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  • Cited by 1
  • Print publication year: 2004
  • Online publication date: March 2008

4 - Music, text and stage: the tradition of bourgeois tonality to the Second World War

Summary

The old world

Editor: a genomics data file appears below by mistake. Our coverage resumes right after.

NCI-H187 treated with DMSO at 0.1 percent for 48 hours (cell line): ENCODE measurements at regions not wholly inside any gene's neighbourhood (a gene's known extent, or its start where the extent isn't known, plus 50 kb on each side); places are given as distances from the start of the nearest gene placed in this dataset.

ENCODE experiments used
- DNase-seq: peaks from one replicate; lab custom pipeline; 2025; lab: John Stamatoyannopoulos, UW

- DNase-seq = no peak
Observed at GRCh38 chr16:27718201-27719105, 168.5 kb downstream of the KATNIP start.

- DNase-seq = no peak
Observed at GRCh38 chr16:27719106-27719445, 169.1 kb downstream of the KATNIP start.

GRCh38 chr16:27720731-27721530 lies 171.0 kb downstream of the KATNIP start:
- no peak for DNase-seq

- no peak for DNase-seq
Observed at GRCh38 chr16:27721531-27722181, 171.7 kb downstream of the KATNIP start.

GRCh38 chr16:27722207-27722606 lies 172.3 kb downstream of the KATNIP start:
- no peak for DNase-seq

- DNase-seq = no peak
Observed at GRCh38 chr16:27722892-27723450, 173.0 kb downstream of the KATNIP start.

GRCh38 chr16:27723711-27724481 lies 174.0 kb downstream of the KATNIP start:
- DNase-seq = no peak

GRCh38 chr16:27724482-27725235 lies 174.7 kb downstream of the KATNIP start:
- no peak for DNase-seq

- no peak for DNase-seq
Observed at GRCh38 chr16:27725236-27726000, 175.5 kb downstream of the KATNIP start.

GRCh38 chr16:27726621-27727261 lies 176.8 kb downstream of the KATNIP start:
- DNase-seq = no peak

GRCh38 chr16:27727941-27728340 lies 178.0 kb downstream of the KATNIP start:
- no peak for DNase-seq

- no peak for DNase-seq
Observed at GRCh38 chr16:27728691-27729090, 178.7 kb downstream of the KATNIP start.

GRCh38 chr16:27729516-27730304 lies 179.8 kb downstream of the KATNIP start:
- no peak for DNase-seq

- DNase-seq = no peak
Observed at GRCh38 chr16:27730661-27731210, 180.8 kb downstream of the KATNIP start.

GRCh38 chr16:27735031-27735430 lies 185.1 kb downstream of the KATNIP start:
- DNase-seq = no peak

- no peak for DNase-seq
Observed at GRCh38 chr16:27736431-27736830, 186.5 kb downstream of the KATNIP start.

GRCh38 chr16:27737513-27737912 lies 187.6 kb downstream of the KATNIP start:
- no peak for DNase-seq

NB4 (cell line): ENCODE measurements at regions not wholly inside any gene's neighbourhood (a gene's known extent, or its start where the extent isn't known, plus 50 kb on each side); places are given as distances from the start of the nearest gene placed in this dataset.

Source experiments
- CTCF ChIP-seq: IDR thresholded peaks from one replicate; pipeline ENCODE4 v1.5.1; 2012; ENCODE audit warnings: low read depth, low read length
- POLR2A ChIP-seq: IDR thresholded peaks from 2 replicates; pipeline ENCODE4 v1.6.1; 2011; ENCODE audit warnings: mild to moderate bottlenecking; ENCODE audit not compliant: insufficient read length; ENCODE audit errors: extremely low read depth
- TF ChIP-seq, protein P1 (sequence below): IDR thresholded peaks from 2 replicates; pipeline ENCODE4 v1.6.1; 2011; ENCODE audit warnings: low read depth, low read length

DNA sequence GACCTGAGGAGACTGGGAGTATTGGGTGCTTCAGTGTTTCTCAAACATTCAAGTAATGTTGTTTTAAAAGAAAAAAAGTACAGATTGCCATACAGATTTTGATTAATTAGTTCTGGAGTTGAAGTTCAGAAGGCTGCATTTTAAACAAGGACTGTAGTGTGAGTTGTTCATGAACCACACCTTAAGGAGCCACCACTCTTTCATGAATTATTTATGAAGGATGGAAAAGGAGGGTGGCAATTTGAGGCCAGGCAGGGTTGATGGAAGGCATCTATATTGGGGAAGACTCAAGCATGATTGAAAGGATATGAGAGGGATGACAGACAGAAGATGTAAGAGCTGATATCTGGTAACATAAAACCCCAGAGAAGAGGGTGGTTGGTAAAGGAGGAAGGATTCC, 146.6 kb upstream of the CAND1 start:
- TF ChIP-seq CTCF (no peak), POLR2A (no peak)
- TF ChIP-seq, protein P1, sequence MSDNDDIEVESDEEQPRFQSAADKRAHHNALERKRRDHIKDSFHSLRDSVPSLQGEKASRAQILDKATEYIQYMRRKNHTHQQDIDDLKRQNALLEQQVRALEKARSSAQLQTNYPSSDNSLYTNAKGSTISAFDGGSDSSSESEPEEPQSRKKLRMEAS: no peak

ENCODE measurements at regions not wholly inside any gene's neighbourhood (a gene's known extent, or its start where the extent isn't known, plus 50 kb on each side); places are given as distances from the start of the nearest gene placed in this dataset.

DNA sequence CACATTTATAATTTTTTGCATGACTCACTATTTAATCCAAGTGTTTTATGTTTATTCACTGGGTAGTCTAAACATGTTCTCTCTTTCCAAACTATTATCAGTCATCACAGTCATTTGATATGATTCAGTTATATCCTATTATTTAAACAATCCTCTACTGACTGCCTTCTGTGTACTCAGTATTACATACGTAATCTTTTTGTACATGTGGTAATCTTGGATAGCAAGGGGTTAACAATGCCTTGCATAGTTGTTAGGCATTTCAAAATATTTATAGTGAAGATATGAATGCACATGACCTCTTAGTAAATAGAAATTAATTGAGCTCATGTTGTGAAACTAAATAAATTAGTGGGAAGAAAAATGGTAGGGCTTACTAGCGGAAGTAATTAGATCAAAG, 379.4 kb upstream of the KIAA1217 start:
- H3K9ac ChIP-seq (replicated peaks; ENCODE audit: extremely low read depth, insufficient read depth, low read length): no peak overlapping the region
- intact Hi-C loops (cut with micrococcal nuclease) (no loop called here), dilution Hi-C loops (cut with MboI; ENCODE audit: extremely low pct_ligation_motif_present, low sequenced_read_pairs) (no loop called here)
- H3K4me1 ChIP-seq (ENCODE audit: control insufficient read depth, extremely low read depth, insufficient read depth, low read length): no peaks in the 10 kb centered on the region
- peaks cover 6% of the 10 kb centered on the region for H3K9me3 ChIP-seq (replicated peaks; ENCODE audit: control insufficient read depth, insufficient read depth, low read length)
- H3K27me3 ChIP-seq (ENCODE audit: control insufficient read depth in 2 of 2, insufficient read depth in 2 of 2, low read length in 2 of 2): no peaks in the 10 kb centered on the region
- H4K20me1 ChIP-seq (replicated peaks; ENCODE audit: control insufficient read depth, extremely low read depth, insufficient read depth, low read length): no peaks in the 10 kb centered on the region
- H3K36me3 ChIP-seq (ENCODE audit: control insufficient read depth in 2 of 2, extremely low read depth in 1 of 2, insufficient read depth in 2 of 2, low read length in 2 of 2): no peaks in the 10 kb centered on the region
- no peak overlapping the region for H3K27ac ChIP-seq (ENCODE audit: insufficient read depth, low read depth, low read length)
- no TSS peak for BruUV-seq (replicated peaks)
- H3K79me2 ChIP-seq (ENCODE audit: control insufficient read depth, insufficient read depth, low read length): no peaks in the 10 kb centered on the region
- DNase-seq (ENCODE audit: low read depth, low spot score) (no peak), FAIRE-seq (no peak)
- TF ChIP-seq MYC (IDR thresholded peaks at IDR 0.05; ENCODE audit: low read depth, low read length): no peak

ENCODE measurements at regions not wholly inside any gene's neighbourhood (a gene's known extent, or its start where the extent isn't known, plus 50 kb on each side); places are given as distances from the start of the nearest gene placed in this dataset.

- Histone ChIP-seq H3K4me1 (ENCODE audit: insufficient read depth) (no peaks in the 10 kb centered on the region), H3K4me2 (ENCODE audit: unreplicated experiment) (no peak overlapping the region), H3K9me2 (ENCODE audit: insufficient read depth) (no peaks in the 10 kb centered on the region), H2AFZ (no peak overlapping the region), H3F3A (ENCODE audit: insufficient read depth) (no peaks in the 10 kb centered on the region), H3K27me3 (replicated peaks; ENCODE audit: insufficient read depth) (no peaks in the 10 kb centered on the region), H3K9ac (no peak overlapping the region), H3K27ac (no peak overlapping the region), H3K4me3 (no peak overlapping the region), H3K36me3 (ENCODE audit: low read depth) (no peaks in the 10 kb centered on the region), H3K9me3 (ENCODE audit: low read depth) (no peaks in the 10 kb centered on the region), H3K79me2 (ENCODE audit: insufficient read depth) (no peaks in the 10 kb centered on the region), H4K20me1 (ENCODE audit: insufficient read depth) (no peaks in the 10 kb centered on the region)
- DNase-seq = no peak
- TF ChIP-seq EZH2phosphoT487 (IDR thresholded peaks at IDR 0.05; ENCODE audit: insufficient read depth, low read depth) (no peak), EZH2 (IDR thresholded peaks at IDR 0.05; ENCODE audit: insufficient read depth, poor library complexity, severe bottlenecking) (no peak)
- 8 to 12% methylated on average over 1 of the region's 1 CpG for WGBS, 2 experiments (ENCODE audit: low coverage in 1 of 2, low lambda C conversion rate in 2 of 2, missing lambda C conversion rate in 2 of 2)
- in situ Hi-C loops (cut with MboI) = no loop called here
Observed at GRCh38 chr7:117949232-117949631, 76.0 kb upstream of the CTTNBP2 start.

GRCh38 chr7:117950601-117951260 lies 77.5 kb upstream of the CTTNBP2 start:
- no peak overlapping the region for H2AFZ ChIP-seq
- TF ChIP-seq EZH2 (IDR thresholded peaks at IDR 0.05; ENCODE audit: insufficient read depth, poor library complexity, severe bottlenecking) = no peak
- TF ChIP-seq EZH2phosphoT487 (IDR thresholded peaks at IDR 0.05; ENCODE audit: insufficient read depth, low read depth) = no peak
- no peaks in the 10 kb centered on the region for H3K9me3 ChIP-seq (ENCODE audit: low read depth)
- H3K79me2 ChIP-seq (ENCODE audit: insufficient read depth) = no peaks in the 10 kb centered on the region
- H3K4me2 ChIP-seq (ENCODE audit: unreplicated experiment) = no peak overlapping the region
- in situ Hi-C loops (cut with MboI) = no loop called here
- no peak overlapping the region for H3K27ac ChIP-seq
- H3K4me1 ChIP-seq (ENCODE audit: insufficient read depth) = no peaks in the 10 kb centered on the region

In the opening scene of the American musical Music in the Air (1932), with music by Jerome Kern and words by Oscar Hammerstein, we see and hear a provincial German, Dr Walther Lessing, composing straight out of bed on a sunny morning. A linnet sings outside his window, represented by flute and piccolo in the pit orchestra. After silencing competition from his cuckoo clock, Lessing whistles the linnet’s motif, harmonizes it on his on-stage house organ as the first two bars of a 2/4 polka, extends them to an eight-bar period, and stops to write it down, his scribbling represented by orchestral counterpoint to the motif. Trying it over on the organ, he is disturbed by children singing on their way to school, represented as more counterpoint to his music. They end abruptly as he calls on them to stop, with a two-quaver/crotchet rhythm from which he then tries, unconvincingly, to improvise a B section in the dominant for his polka. As he struggles with this at his desk, the pit orchestra telling us that an emotional, Wagnerian motif of a four-quaver upbeat in 4/4 is also very much on his mind (indeed it opened the scene before the curtain went up, and so was probably in his head as he awoke), yet another interruption occurs: his daughter bangs at the door with his breakfast tray. While she kicks, she also speaks: ‘Father dear, let me in. Both my hands are full.’